Conclusion

For patients with medication refractoriness and whose condition precludes thyroidectomy, embolization of thyroid arteries may be an effective and safe option.

Established facts

  • Amiodarone-induced thyrotoxicosis (AIT) can be refractory to a combination therapy of thionamides and glucocorticoids.

  • Restoration of euthyroidism is of paramount importance in heart failure (HF) patients.

  • Emergency thyroidectomy for AIT unresponsive to medical therapy is recommended in patients with severe underlying cardiac disease or deteriorating cardiac function.

Novel insights

  • Thyroid arterial embolization (TAE) appeared as a salvage therapy in this patient.

  • To the best of our knowledge, few case reports in the literature have described the embolization of the four thyroid arteries in AIT context.

  • Endovascular embolization techniques are a valuable therapeutic option and can be considered in cases where standard forms of treatment are ineffective or involve unacceptable risks.

Open access

David Shaki, Marina Eskin-Schwartz, Noam Hadar, Emily Bosin, Lior Carmon, Samuel Refetoff, Eli Hershkovitz, Ohad S Birk, and Alon Haim

Objective

Bi-allelic loss-of-function mutations in TSHB, encoding the beta subunit of thyroid-stimulating hormone (TSH), cause congenital hypothyroidism. Homozygosity for the TSHB p.R75G variant, previously described in South Asian individuals, does not alter TSH function but abrogates its detection by some immune detection-based platforms, leading to erroneous diagnosis of hyperthyroidism. We set out to identify and determine the carrier rate of the p.R75G variant among clinically euthyroid Bene Israel Indian Jews, to examine the possible founder origin of this variant worldwide, and to determine the phenotypic effects of its heterozygosity.

Design

Molecular genetic studies of Bene Israel Jews and comparative studies with South Asian cohort.

Methods

TSHB p.R75G variant tested by Sanger sequencing and restriction fragment length polymorphism (RFLP). Haplotype analysis in the vicinity of the TSHB gene performed using SNP arrays.

Results

Clinically euthyroid individuals with low or undetectable TSH levels from three apparently unrelated Israeli Jewish families of Bene Israel ethnicity, originating from the Mumbai region of India, were found heterozygous or homozygous for the p.R75G TSHB variant. Extremely high carrier rate of p.R75G TSHB in Bene Israel Indian Jews (~4%) was observed. A haplotype block of 239.7 kB in the vicinity of TSHB shared by Bene Israel and individuals of South Asian origin was detected.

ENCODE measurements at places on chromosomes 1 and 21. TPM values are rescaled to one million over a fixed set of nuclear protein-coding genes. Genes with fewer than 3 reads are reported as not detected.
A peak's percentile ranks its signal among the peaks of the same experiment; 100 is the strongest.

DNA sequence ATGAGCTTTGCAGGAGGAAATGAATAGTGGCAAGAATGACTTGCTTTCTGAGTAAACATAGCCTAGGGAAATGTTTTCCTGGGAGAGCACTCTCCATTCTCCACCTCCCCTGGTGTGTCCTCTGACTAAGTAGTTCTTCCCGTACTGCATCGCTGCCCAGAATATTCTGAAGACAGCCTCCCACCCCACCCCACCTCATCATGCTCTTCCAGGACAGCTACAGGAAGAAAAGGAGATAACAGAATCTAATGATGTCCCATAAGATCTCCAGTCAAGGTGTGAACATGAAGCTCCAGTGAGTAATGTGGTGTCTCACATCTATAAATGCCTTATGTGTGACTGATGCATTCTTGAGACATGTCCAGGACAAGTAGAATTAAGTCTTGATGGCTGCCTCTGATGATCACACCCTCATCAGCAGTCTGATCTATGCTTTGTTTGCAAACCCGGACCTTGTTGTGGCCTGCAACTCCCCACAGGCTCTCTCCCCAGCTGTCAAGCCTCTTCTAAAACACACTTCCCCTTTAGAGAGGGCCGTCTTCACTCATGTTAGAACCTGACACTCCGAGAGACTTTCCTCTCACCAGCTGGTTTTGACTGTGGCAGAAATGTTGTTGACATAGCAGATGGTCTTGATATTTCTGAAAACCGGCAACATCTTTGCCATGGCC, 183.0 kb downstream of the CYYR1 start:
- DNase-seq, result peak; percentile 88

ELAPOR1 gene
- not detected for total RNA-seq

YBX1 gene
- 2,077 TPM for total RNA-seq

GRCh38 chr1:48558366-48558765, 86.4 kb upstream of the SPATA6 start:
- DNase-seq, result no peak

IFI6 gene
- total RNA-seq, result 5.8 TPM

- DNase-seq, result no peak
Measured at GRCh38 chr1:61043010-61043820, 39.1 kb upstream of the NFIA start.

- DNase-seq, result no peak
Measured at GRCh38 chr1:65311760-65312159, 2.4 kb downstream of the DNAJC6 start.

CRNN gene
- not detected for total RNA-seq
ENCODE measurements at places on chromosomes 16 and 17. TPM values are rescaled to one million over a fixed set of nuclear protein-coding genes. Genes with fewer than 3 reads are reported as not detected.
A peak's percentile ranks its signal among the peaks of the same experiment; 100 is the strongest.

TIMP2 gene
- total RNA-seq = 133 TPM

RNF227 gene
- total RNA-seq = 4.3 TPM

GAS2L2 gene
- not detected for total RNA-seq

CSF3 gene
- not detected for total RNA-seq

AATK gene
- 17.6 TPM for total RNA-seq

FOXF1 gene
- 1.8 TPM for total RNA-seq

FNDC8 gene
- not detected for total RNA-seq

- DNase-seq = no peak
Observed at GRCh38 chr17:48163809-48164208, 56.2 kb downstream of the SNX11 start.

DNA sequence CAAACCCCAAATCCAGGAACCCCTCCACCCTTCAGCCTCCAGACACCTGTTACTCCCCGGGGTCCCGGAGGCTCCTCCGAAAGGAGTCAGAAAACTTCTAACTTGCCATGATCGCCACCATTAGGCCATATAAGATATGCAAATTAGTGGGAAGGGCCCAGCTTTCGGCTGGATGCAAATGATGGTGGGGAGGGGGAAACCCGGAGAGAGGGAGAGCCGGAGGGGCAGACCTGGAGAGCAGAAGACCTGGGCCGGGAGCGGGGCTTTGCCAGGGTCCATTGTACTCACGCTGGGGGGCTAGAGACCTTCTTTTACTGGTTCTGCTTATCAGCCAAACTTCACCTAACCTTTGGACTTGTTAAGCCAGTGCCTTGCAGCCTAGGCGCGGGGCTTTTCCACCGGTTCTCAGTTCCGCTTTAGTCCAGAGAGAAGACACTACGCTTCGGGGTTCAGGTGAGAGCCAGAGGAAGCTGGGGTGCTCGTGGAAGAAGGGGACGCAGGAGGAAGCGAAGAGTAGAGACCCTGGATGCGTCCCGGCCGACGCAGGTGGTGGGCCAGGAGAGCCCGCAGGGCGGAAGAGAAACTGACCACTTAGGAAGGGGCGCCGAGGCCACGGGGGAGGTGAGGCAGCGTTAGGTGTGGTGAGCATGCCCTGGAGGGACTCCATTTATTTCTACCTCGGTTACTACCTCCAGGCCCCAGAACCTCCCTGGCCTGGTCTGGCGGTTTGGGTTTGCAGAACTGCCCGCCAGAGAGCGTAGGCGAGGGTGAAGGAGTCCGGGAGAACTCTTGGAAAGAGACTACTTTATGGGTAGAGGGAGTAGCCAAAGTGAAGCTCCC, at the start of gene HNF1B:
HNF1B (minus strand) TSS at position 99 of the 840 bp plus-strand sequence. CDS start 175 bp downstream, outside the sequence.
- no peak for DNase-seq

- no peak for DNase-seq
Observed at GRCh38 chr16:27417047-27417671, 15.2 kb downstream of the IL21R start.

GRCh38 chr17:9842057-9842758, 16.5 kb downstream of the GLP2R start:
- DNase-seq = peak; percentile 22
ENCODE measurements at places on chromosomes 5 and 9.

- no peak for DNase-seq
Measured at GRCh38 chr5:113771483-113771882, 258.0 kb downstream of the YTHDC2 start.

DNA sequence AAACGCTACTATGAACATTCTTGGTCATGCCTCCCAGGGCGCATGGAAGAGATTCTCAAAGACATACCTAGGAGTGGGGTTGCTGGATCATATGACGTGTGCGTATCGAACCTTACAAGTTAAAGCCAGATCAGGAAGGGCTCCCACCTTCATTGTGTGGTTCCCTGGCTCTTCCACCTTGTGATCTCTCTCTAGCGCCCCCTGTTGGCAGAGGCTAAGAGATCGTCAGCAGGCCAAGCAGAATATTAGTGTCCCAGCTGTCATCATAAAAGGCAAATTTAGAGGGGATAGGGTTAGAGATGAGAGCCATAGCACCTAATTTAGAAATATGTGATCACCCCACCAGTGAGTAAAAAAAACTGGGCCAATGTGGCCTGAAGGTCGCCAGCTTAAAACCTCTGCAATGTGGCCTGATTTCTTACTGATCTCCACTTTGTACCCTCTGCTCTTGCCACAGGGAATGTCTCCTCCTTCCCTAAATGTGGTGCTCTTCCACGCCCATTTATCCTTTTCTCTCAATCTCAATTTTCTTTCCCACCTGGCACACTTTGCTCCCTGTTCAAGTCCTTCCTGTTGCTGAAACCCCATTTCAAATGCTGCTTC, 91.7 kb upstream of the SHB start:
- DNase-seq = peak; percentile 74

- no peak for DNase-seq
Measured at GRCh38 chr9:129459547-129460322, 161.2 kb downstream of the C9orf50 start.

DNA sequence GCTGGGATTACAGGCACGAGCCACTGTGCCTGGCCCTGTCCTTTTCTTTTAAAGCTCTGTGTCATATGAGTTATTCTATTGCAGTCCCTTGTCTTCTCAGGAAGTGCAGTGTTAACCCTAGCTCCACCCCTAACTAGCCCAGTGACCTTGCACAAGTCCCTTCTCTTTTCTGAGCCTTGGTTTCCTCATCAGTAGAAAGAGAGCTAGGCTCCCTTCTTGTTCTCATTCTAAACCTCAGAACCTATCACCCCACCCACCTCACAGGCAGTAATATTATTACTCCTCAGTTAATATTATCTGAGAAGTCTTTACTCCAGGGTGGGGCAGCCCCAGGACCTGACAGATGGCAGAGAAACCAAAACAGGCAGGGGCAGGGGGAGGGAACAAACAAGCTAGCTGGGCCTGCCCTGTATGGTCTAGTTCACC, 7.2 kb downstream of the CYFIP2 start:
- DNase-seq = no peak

Conclusions

Our findings highlight the high prevalence of the R75G TSHB variant in euthyroid Bene Israel Indian Jews, demonstrate that heterozygosity of this variant can cause erroneous detection of subnormal TSH levels, and show that R75G TSHB is an ancient founder variant, delineating shared ancestry of its carriers.

Open access

Zhen Gao, Hongtao Zhang, Lijuan Zhang, Huimin Yu, Xuemin Di, Zeyang Wang, Zezhou Liu, Aixia Sui, Juan Wang, and Gaofeng Shi

Background: Papillary thyroid carcinoma (PTC) is typically treated with surgical resection, even in recurrent cases. However, some cases of recurrent PTC are refractory to the conventionally used locoregional radiotherapy and resection methods. <sup>125</sup>I seed permanent brachytherapy has emerged as a promising alternative for such PTCs, but no effective brachytherapy protocol has been reported for tumors with a huge volume, liquefaction, necrosis, and skin invasion. Case Presentation: A 47-year-old man presented with recurrence 8 years after 2 thyroidectomy procedures for PTC and recurrent PTC. The tumor measured 6 × 7 × 8 cm<sup>3</sup> and exhibited liquefaction, necrosis, and skin invasion. The patient was treated at our hospital from December 2017 to November 2018. He received one round of <sup>125</sup>I seed temporary brachytherapy and 4 rounds of <sup>125</sup>I seed permanent implantation. The activity of the seeds was 0.3–3.0 mCi, and the total dose delivered to the tumor was 145 Gy. The recurrent tumor was successfully removed by <sup>125</sup>I seed brachytherapy guided with a 3D-printed template and ultrasound and CT scanning. The refractory tumor healed uneventfully after <sup>125</sup>I seed brachytherapy without recurrence over the 25-month follow-up. Conclusions: To the best of our knowledge, this is the first reported case of a large thyroid carcinoma that was effectively treated by 3D-printed template-guided <sup>125</sup>I seed brachytherapy.